# Series and Parallel Circuits. Circuits  Can either be series or parallel.

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Series and Parallel Circuits

Circuits  Can either be series or parallel.

Lights in a Series

Series 1. Current only takes ONE path Current flows through every part of the circuit If you remove a light bulb or one burns out—all go out! Current is the same at all points

Can use Ohm’s Law to find current using resistance and voltage of the circuit

Current in Series 2. The current is resisted by the resistance of the devices added. This means that as devices are added to a series circuit the total resistance increases.

3. The current in the circuit numerically equal to the voltage supplied by the source divided by the resistance of the circuit. I = V/R

4. Ohm’s Law can be applied separately to each device. This means that the voltage drop across each device depends directly on the its resistance.

5. The total voltage impressed across a series circuit divides among the individual electric devices in the circuit so that the sum of the voltage drops across the individual devices is equal to the total voltage supplied by the source.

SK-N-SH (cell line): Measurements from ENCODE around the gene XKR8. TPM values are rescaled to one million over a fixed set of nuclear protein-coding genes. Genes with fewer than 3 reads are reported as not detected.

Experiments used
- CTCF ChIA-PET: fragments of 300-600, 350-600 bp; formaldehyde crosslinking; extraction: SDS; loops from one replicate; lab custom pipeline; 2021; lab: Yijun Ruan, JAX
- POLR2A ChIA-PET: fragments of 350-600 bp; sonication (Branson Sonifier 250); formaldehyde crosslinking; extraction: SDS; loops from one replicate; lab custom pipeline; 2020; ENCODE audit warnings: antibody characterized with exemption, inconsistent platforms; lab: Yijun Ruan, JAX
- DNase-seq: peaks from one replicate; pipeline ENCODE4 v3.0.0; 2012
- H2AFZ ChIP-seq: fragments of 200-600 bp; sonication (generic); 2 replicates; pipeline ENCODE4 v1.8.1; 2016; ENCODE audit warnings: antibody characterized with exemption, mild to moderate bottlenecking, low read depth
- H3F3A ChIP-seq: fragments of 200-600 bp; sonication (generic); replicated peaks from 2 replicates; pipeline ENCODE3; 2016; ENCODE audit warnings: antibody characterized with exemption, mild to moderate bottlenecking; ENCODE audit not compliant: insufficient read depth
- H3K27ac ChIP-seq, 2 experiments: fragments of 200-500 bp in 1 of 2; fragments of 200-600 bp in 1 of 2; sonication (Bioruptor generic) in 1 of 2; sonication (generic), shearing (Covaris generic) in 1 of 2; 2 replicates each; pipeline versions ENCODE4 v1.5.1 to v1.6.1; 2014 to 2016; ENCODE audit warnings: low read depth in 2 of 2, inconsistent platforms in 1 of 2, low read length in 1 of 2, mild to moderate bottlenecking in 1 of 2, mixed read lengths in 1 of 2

Sample Problem #1  Draw a series circuit with two 1.5 V batteries, 3 resistors, and a current of 0.5 A. 1. What is the total voltage of the circuit? 2. What is the resistance of each resistor? 3. What is the voltage drop across each resistor? Label on your circuit.

Lights in Parallel

Parallel Circuits  Has at least one point where current divides  More than one path for current to flow  Paths are also known as branches

Parallel: 1. The total current in the circuit divides among the parallel branches. This means current passes more readily into devices of low resistance, so that the amount of current in each branch is inversely proportional to the resistance of the branch. Ohm’s Law applies to each branch

2. The total current in the circuit equals the sum of the currents in the parallel branches.

3. As the number of parallel branches is increased, the overall resistance of the circuit is decreased. This means the overall resistance of a parallel circuit is less than the resistance on each branch.

Practice problem #2  Draw a parallel circuit with two resistors (one on each branch) and a 12 V battery. 1. What is the voltage through each resistor? 2. What is the current flowing through each branch?